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The Great Mosque of Guangzhou or Huaisheng Mosque is notable for its integration of the

local Han building tradition with imported Arab styles. Built in 627, during the Tang Dynasty
(618-907), it features six important buildings, the Imam Hall, the Wangyue Attic, the
Covered Corridor, the Storehouse of Islamic Scripture, the Stone Steles Pavilion and the
Light Tower.

The mosque complex covers an area of about 3,000 square meters and stretches along the
north-south axis, in the Chinese fashion. Entered from a red-brick gate with a green awning
on Guangta Road to the south, the mosque complex consists of a U-shaped corridor
enclosing a courtyard with a large Bangke tower to the north, followed by the prayer hall.
The streetscape is marked by the mosque's most famous feature, the old minaret or light
tower, which flanks the main gate behind the street wall.
From the main gate, a narrow courtyard enclosed with high brick walls passes by the old
light tower to its left and leads to an inner gateway. This monumental gateway is styled
after a bangke tower, consisting of a wooden structure encased in brick. Its stacked,
double-eaved meru roof is carried on pronounced dougong brackets. This gateway tower
bears an inscriptive plaque in Chinese that reads: "Religion that holds in great esteem the
teachings brought from the Western Region." The U-shaped corridor begins at either side of
this gateway and wraps around the inner courtyard facing the prayer hall.
The prayer hall was rebuilt in concrete in 1935. A portico wraps around the north, east and
southern sides of the prayer hall, arcaded with columns joined by half dougong joints. When
the structure was rebuilt, its main entrance was moved from the east to the south faade of
the hall so as to open directly into the courtyard to its south. The mihrab is placed in a
shallow semi-circular niche that projects beyond the western wall. Its hipped roof, which is
supported on two internal columns in addition to the walls, is covered with green tiles. A line
of windows separates the two tiers of this stacked roof.
The Light Tower has no precedent in China with its thick cylindrical masonry shaft and
internal stairway. One of the earliest examples of Islamic architecture in China, it mimics
Arabic styles while also attempting to integrate them with the local architectural styles. Its
tapering brick shaft rises to a height of thirty-six meters atop a ten meter stone base. The
minaret balcony, which is used for the call to prayer, is thought once to have had a beacon
to guide boats on the Zhujiang River at night. It is said that when ships sailing along this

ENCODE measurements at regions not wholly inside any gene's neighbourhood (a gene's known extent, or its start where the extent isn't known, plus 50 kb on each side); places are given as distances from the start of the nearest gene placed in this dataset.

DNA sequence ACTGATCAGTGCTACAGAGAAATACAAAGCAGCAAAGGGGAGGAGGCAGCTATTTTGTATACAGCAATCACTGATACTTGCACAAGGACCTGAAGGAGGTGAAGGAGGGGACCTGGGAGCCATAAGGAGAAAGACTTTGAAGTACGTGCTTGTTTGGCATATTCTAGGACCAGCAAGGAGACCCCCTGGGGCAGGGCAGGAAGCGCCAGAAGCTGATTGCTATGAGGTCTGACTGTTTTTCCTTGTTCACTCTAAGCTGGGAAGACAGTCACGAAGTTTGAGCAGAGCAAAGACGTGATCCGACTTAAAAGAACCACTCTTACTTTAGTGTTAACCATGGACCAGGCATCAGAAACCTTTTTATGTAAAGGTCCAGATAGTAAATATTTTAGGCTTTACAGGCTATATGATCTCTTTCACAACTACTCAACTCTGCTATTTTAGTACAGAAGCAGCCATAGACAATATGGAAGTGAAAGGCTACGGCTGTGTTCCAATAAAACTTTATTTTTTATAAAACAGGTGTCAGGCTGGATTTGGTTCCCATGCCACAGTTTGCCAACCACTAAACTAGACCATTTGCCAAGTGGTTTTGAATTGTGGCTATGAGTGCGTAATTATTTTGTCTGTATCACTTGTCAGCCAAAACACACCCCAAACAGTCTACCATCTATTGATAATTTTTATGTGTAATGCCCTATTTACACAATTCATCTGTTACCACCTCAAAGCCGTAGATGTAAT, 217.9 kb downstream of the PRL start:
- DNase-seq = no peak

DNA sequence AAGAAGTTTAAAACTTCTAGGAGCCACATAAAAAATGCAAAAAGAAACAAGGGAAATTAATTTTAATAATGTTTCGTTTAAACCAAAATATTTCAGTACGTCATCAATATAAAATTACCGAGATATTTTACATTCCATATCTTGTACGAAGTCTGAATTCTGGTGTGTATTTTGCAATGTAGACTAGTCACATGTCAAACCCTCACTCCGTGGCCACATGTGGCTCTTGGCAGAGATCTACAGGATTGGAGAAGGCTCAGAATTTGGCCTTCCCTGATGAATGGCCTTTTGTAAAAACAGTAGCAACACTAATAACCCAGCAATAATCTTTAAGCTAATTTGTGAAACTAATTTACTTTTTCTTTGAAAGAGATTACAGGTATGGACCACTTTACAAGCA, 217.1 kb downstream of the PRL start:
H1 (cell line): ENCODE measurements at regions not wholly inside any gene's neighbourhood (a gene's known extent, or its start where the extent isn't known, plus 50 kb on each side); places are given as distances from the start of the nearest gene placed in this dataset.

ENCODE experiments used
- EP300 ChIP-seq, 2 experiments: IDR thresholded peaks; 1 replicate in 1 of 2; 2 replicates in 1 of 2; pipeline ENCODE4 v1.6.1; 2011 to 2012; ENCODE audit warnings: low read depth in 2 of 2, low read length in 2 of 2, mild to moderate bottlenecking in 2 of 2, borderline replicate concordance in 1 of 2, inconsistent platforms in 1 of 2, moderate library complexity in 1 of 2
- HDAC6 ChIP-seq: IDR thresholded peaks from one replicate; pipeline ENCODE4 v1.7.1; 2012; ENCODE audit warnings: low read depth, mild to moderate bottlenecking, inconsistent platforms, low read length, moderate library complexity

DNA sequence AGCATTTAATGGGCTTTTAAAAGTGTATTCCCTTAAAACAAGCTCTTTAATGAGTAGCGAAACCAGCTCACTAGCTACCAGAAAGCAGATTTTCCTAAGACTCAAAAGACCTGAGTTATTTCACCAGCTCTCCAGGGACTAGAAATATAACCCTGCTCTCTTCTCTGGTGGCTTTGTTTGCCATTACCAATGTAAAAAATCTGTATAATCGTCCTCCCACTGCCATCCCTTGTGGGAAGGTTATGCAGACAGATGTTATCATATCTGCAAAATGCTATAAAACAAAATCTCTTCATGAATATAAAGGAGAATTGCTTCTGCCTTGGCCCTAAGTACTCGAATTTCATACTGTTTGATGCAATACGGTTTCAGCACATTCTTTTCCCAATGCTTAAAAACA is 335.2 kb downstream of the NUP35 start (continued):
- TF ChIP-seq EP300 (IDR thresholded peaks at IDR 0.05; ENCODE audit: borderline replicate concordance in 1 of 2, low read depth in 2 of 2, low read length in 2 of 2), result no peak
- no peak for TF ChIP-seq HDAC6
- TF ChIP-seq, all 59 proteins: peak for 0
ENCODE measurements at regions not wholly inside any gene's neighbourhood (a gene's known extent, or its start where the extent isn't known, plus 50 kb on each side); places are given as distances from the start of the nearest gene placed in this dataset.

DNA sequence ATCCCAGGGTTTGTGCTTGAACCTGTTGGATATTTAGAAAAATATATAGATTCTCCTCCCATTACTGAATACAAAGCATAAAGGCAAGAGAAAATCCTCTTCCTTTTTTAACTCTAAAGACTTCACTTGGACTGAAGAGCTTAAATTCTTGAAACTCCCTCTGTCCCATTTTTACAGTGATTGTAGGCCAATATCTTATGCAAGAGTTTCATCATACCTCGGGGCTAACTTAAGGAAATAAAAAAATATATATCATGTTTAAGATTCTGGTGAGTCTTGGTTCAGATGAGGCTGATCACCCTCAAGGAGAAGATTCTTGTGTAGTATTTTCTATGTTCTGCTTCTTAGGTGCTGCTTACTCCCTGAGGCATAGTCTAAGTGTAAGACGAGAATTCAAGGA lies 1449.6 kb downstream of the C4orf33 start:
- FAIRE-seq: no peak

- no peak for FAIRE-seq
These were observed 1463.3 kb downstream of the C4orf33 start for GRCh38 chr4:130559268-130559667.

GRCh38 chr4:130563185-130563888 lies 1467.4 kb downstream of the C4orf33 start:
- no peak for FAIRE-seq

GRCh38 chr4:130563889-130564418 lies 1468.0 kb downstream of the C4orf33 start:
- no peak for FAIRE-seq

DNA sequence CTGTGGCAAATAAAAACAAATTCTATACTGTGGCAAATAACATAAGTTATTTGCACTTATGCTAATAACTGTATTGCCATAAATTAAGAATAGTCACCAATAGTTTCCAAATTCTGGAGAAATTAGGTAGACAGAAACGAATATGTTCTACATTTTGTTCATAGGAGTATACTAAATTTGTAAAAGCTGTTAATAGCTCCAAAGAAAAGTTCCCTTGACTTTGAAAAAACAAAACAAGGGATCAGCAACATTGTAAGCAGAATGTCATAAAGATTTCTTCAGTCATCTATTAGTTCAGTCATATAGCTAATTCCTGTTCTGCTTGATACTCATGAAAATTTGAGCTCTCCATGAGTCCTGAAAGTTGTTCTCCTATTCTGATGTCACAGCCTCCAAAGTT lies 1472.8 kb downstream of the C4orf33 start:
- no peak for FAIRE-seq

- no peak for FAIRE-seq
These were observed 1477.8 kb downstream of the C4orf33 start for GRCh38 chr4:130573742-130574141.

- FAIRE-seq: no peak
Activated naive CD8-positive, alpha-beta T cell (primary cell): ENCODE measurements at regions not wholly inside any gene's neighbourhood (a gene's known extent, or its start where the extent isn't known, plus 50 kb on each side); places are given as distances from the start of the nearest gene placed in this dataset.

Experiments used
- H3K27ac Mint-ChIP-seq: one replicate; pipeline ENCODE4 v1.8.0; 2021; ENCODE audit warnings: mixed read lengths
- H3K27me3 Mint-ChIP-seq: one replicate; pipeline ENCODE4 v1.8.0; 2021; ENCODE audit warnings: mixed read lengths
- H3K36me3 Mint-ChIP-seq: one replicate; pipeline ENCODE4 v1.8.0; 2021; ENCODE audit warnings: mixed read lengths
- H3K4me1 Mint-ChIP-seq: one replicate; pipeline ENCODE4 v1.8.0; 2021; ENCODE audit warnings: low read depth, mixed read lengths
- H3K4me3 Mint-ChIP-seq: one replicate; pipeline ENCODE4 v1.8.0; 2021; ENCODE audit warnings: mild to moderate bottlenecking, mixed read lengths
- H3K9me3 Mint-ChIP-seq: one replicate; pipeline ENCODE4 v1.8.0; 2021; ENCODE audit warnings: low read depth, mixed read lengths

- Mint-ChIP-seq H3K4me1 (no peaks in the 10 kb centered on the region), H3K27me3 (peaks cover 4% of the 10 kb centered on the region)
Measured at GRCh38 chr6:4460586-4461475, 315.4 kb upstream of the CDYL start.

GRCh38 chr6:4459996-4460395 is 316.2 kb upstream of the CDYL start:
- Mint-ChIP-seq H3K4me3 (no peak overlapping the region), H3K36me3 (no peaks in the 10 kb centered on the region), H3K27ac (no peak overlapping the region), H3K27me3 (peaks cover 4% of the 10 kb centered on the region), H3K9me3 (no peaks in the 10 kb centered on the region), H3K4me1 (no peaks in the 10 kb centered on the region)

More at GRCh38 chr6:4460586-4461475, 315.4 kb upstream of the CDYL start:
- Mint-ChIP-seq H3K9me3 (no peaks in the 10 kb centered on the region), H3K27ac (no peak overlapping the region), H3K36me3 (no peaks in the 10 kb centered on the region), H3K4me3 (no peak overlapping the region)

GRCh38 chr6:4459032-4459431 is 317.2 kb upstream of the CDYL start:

segment of the river considered the tower as the sign that they had arrived at the beginning
of the "maritime silk road". Above the balcony, the minaret is capped with a gourd-shaped
dome on a thin turret. The base of the dome is decorated with two tiers
of dougong brackets, adding a Chinese character to the minaret.
Two intertwined staircases, a structural feat not seen in China prior to the Song Dynasty,
give access to the balcony, and are expressed on the exterior with windows that spiral up
the tower. An inscription added to the mosque at the time of its reconstruction in 1350
states the following: "beneath white clouds and where the mountain turns, there stands a
brilliant stone pagoda in the style of the Western Regions. Handed down by Emperor Gaozu
of the Tang dynasty to the present, its style is unknown in the Central Region," suggesting a
completion date between 650 and 700 for the minaret. Until recently, the Light Tower
minaret was the tallest structure in Guangzhou and served as a main landmark in the city.
The complex also includes quarters for the imam, a tablet pavilion for the storage of
scripture, and an ablution area, all composed in the open pagoda style with traditionally
sculpted and tiled roofs complimenting the roofs of the prayer hall and of the secondary
gateway.
Sources- http://archnet.org/library/sites/one-site.jsp?site_id=9141


Figure 1: Red brick gate - the entrance of Huaisheng Mosque.
(Source: http://www.chinese-architecture.info)



Figure 2: Huaisheng Mosque in December 2007
(Source: http://www.chinese-architecture.info)


Figure 3: The minaret of Huaisheng Mosque in Guangzhou is simple and smoothly finished like
traditional buildings of Arabia.
(Source: http://www.chinese-architecture.info)

Figure 4: The prayer hall
(Source: Michel Van Hov, 2009)




Figure 5: Huaisheng Mosque courtyard
(Source: Saudi Aramco World)